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Friday, April 22, 2011

What Makes a Good Page Turner?

Now that I am writing, it's funny how much I'm thinking about being a reader as well.  I often wonder what it is that I like to read. What keeps me turning pages?  That is of course the goal as an author is to keep your reader's interest throughout your story.

Well for me that has, and I imagine always will be, action and emotional scenes.  Once I'm emotionally invested in a story, all an author has to do is keep me moving through the background knowledge quickly enough so that I can get to the next action/emotional scene.  As a reader, my favorite thing is to let my imagination go and find myself sitting next to the characters in those scene.

I discovered an interesting thing the other day while I was writing.  The parts of my book that I write with ease are the action and emotional scenes (like 1,300 words in an hour) and I struggle with the background and "storytelling" aspects (like 500 words in an evening).  The funny thing is that I have my whole story outlined.  My characters and plot all have a history that I know, so it's not for lack of knowledge.  It's almost like I get bored the same way I do when I read.  All I want is to do is to get back to the next action/emotional scene.

I'm not really sure how to overcome this other than to just push through and keep those parts of my story as concise as possible.  If I'm bored as the author writing those parts, then I can only assume that my readers will be bored as well. 

There is a catch 22 though.  There is information that my readers need to know that can't always be part of a more exciting scene.  I have found that my main character's inner monologue has been the device I've used most often. Personally, I find her intriguing and by getting in to her head I hope to give my readers a reason to keep going.  I don't was them to get too bogged down by what I find to be boring, but necessary, to write.  I hope they will keep turning pages to find that next exciting scene.

Write well!


Wednesday, April 13, 2011

Why do you have to be so perfect? Oh right, I created you.

I am nearly half way through my book (word count wise anyway) and I have spent the mass majority of it writing about Lizabeth's relationship with Gabriel.  I have really enjoyed writing Gabriel's character, probably a little too much.

In all honesty I have now created my "perfect" mate in Gabriel.  He's protective, intelligent and completely devoted to Lizabeth.  Which are all the characteristics any girl could ask for in a mate.  As I've said in earlier posts there is a lot if me in Lizabeth therefore, when I write Lizabeth's emotions about Gabriel they are true to life (mine).

Unfortunately (well for me anyway), the story calls for Lizabeth to view Gabriel as her brother.  She cares deeply for him, but not in a romantic way, which is killing me.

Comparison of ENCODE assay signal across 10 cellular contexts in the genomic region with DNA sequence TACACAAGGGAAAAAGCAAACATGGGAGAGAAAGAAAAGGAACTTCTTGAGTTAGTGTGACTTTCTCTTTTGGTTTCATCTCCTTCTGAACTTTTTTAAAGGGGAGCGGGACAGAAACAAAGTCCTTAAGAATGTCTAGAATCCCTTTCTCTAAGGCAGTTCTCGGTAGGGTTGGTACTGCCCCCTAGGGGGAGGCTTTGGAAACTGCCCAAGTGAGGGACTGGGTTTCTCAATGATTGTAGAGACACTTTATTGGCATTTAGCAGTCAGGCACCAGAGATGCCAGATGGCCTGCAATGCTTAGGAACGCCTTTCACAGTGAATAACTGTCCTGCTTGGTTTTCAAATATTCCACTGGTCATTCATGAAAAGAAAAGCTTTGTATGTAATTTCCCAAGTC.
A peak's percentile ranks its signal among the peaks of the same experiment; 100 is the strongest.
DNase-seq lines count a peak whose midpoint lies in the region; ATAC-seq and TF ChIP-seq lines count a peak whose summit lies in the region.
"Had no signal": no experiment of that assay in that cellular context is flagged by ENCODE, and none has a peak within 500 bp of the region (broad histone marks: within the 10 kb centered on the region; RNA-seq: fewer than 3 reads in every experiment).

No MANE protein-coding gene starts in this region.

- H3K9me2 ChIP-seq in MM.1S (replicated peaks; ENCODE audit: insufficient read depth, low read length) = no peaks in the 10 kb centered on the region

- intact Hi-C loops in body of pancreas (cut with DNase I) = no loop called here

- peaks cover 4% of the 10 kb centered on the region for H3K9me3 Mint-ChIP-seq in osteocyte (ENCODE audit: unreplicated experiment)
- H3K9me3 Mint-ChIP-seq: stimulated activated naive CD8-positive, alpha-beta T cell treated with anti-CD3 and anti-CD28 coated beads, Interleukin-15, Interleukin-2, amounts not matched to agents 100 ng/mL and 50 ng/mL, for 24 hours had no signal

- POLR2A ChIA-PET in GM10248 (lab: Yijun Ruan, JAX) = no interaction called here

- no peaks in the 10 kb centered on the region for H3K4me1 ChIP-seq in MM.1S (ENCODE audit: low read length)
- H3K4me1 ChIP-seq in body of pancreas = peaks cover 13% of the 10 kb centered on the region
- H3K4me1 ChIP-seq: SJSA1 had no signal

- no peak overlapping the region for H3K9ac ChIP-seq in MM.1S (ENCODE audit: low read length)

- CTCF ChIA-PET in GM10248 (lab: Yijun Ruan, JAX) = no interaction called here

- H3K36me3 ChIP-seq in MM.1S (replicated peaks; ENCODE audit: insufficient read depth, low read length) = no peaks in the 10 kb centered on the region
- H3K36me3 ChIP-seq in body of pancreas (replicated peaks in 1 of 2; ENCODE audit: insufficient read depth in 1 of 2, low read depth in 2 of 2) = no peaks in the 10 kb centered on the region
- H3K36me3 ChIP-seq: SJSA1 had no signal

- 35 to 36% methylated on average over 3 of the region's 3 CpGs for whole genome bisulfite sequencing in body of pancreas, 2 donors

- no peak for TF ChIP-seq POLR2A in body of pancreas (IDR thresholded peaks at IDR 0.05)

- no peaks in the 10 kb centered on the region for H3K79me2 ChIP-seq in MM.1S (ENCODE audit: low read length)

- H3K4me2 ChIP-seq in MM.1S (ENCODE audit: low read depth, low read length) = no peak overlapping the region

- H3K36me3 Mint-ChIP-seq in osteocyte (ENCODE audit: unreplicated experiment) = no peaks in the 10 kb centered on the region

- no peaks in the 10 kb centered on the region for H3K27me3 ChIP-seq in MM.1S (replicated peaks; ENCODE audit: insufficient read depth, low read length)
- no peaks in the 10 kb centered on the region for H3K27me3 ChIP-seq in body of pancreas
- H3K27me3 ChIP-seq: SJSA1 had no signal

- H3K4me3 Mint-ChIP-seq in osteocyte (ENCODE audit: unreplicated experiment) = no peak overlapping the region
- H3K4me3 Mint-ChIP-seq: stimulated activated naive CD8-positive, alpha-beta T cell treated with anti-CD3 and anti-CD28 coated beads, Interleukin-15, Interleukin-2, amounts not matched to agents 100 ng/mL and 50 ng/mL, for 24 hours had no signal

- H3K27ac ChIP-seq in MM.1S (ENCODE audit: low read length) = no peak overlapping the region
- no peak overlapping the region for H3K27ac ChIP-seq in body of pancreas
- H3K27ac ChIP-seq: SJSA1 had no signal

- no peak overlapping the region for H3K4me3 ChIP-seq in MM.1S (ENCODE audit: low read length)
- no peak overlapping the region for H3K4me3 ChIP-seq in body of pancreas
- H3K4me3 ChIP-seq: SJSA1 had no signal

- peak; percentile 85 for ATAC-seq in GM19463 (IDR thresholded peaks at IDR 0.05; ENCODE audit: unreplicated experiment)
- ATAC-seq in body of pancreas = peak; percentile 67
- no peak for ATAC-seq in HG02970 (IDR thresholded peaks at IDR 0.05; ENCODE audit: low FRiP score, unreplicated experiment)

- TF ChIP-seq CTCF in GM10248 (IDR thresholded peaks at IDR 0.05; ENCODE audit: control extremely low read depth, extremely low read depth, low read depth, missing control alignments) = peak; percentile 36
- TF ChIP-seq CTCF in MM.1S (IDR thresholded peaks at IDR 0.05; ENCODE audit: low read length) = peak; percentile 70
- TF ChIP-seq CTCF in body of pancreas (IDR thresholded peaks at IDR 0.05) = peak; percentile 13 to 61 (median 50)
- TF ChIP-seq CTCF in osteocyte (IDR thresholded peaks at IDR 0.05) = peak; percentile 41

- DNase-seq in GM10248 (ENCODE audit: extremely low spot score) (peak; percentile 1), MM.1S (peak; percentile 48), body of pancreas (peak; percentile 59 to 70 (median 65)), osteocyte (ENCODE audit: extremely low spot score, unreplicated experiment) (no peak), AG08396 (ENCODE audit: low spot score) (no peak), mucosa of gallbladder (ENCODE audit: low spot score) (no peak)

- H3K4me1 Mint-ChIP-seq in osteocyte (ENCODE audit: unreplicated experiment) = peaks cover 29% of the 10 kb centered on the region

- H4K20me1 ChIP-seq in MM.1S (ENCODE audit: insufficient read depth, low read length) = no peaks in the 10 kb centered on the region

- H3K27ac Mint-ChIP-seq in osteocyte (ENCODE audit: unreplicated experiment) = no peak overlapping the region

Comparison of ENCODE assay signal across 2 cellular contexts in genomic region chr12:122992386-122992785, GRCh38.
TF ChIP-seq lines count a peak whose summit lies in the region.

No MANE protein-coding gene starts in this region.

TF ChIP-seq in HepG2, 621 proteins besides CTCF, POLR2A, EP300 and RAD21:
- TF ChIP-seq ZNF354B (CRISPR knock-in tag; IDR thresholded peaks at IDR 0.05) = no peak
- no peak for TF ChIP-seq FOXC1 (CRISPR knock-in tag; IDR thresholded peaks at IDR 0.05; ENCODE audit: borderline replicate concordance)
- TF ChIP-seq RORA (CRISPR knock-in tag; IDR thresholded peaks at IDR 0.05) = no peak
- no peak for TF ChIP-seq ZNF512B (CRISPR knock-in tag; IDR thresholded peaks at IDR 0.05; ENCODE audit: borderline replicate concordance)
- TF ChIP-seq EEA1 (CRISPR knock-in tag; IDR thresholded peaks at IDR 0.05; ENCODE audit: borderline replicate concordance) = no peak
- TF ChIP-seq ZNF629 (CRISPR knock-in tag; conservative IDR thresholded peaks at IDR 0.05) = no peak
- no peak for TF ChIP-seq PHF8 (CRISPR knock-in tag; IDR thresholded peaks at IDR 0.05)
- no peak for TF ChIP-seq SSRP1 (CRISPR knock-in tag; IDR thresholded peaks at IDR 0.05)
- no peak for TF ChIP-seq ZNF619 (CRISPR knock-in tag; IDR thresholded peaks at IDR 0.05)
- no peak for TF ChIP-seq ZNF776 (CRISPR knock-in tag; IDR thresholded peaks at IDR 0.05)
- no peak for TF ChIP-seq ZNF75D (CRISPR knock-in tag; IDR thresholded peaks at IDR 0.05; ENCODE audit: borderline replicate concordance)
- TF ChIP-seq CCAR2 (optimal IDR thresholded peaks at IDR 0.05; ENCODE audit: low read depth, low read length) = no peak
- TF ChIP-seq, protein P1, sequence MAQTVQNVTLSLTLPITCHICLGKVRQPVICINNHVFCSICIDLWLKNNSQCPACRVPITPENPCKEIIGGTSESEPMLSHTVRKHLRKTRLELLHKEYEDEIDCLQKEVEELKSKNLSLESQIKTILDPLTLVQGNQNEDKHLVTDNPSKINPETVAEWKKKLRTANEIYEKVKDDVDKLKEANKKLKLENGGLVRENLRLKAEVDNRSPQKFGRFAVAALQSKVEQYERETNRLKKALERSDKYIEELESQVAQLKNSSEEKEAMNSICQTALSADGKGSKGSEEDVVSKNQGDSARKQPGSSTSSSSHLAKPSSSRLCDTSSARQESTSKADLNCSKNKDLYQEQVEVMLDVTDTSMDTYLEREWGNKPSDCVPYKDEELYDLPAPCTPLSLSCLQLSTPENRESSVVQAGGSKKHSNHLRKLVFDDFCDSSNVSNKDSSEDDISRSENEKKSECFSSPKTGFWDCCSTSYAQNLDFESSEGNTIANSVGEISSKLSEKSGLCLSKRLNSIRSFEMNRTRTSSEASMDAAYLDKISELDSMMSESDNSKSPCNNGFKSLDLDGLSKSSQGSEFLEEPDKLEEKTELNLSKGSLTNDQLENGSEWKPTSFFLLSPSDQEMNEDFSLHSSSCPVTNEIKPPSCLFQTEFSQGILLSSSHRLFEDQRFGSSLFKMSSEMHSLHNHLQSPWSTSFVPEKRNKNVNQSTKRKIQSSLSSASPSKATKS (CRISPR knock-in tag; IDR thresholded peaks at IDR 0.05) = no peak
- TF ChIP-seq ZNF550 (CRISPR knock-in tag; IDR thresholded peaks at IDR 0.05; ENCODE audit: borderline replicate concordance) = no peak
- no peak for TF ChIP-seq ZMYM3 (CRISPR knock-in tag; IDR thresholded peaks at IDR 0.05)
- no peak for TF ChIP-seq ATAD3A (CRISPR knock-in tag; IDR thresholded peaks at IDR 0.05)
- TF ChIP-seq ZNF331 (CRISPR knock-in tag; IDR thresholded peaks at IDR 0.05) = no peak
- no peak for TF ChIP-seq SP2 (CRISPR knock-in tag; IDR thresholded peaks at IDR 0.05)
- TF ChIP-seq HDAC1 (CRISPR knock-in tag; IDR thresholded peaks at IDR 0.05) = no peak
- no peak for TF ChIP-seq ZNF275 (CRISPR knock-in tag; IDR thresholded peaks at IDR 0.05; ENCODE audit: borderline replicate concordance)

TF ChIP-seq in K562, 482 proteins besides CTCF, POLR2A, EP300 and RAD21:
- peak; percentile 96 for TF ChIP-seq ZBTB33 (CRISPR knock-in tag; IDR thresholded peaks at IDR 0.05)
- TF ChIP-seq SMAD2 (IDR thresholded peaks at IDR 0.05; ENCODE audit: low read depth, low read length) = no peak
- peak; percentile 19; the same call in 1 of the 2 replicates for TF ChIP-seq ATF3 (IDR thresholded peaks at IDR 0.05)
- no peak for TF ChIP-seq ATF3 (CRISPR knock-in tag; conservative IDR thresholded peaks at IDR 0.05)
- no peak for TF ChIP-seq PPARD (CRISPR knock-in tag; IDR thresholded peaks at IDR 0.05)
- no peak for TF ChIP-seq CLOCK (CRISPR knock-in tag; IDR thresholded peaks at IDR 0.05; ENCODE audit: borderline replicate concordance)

I'm to the point in the story now where I have to write about Lizabeth's love interest.  The first couple of times I had to do this I found it very difficult.  I did such a good job making Gabriel my perfect male character that I couldn't write about Christian, in a romantic way, convincingly.

After some talks with an author friend, some soul searching and just writing through it I knew that the story required Lizabeth to fall in love with Christian.  It was the pivotal to the story.

Digging down into my emotions, there seems to be a lot of that while writing this book, (still working on making that a peacful process) I found what I needed to use to make Lizabeth's emotions for Christian believeable.  I can't wait to watch their relationship blossom in front of me as hers and Gabriel's did.

Write well,


Saturday, April 9, 2011

Music as my Muse (ok not exactly, but I like alliteration)

I am continually surprised by what a journey this whole novel writing thing is turning into.  For one thing, I am reaffirming things about myself that I already knew and coming face to face with things that I may or may not like.

Let's tackle the reaffirming things I already know about myself first.  I am female, but not your traditional female I'd say.  I've never been a really emotional girl.  I like to stuff my emotions down like so many guys I know.  Maybe that's why I get along when them better.  I've always been a fighter not a lover. 

So, here I am writing a book that's very dependent upon the emotional relationships that Lizabeth has with the male characters in her story (hmm, figuring anything out yet).  As the narrator of the story she has a lot of me in her, so as I write about these two male characters I'm constantly pulling on relationships I've had in the past.  (rough at times for this emotionless girl)  Not to mention when I write about the male characters I have to jump in their heads too thinking about some relationships in the opposite.  Ug!  

Now, don't get me wrong I have not had a horrible, catastrophic life. The opposite in fact, I think I've weathered the storm of adolescence and early adulthood quite well, but of course everyone has had those relationships in their life that they know they messed up or those that you wish could have at least been given a shot.  Since I like to bury my emotions drudging all this up in order to write is not something that I enjoy doing.

Now comes the music part.  I have found, blessedly, that music allows me to travel through these more emotional parts of my book more comfortably.  Is it because I can put myself in the singer's shoes or because I feel like my experiences are validated through their lyrics?  I don't know the answer, but I am thrilled that Saving Abel and The Script have my back.  Thanks guys! (now play DTE this summer)

Write well!


Tuesday, April 5, 2011

So did you name your characters that way on purpose?

Ok, so I need to start this post with the fact that my mom is an intelligent, well read woman.  (Now hopefully she won't kill me when I tell this story.)